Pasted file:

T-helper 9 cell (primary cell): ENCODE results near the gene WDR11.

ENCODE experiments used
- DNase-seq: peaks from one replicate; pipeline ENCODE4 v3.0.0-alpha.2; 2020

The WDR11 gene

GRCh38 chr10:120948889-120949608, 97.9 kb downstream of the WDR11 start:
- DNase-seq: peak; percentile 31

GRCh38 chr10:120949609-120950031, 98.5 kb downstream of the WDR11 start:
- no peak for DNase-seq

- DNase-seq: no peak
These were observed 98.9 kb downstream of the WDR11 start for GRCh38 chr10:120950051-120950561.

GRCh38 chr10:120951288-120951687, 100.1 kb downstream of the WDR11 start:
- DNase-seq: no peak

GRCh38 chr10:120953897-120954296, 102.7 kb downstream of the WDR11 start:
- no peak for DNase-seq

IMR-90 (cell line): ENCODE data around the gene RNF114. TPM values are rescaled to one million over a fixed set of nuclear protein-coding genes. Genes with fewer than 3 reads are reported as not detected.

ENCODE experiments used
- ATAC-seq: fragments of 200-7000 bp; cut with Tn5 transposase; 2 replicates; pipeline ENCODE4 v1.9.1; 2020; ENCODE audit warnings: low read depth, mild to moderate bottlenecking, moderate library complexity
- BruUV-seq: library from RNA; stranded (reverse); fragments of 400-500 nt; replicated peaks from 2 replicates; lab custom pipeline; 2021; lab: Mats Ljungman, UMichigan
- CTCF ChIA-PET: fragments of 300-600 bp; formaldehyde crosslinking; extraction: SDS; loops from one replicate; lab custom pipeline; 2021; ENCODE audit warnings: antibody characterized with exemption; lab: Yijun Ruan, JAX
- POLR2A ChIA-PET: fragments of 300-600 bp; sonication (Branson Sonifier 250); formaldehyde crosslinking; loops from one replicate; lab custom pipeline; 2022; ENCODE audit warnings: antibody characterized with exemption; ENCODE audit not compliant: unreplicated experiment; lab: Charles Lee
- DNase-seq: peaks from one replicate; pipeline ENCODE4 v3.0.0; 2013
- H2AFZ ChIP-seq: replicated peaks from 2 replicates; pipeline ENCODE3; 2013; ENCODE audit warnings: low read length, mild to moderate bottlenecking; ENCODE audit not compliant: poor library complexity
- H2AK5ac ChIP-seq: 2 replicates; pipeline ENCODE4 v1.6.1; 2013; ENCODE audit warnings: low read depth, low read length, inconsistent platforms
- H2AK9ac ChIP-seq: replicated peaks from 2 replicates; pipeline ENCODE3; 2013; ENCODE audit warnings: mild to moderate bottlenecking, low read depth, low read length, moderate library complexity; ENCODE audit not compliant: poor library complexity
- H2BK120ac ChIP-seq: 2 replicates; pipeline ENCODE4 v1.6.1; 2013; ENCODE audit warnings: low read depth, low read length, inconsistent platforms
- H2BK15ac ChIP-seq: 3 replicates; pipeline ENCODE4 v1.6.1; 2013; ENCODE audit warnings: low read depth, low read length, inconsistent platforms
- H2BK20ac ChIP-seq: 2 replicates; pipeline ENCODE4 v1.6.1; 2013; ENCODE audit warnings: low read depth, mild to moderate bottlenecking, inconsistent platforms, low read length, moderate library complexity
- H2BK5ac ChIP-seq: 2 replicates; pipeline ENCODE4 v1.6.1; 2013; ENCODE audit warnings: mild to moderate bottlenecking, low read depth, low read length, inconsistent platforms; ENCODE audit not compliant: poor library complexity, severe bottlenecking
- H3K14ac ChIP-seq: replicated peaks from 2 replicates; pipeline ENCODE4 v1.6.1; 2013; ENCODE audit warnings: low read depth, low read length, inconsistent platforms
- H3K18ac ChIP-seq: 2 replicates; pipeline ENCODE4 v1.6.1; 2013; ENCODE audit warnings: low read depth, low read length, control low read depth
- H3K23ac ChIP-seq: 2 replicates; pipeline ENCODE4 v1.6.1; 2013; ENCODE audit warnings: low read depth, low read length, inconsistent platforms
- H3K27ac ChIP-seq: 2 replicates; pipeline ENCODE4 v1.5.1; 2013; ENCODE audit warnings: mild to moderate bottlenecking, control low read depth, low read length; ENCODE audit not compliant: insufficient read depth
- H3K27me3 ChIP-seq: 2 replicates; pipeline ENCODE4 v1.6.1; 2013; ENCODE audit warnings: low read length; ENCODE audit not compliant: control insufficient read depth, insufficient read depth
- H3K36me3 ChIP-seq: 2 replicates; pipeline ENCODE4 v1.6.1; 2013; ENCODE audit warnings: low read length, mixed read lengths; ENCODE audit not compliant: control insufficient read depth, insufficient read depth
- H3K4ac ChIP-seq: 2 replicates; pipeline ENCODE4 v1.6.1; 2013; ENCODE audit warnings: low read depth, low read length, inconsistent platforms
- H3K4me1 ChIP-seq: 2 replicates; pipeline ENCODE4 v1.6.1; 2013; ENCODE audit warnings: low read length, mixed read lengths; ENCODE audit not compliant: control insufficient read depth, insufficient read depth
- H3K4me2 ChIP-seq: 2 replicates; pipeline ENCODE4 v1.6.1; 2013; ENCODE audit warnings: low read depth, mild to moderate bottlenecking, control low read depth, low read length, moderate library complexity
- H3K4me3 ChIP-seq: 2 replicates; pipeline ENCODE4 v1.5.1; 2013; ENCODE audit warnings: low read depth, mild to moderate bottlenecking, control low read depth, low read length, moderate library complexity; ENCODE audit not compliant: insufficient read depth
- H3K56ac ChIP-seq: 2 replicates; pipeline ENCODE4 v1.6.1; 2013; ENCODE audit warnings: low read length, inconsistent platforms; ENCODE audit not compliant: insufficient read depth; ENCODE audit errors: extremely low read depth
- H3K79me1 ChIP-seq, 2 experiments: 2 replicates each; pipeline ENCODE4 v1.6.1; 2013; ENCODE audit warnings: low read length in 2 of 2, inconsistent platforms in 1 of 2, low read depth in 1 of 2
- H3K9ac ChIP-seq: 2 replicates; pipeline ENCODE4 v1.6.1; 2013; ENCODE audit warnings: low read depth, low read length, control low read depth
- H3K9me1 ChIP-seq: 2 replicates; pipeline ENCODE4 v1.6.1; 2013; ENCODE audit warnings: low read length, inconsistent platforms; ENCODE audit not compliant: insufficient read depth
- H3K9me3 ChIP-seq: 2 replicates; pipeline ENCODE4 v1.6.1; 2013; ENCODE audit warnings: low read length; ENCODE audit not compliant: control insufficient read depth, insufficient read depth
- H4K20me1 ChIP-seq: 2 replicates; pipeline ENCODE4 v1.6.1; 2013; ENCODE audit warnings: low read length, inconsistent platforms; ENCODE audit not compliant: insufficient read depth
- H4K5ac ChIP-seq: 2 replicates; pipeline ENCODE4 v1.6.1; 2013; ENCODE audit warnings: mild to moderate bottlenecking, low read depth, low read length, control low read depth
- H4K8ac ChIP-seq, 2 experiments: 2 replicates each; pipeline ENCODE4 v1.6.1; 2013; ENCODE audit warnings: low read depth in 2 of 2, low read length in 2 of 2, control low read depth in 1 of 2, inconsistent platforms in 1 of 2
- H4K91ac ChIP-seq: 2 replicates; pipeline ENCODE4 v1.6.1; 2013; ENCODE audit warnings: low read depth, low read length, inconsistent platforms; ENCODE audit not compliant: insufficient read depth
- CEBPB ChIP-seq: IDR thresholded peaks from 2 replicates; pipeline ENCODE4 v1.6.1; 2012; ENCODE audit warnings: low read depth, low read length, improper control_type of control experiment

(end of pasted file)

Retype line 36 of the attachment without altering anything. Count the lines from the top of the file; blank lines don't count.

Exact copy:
- H3K4me1 ChIP-seq: 2 replicates; pipeline ENCODE4 v1.6.1; 2013; ENCODE audit warnings: low read length, mixed read lengths; ENCODE audit not compliant: control insufficient read depth, insufficient read depth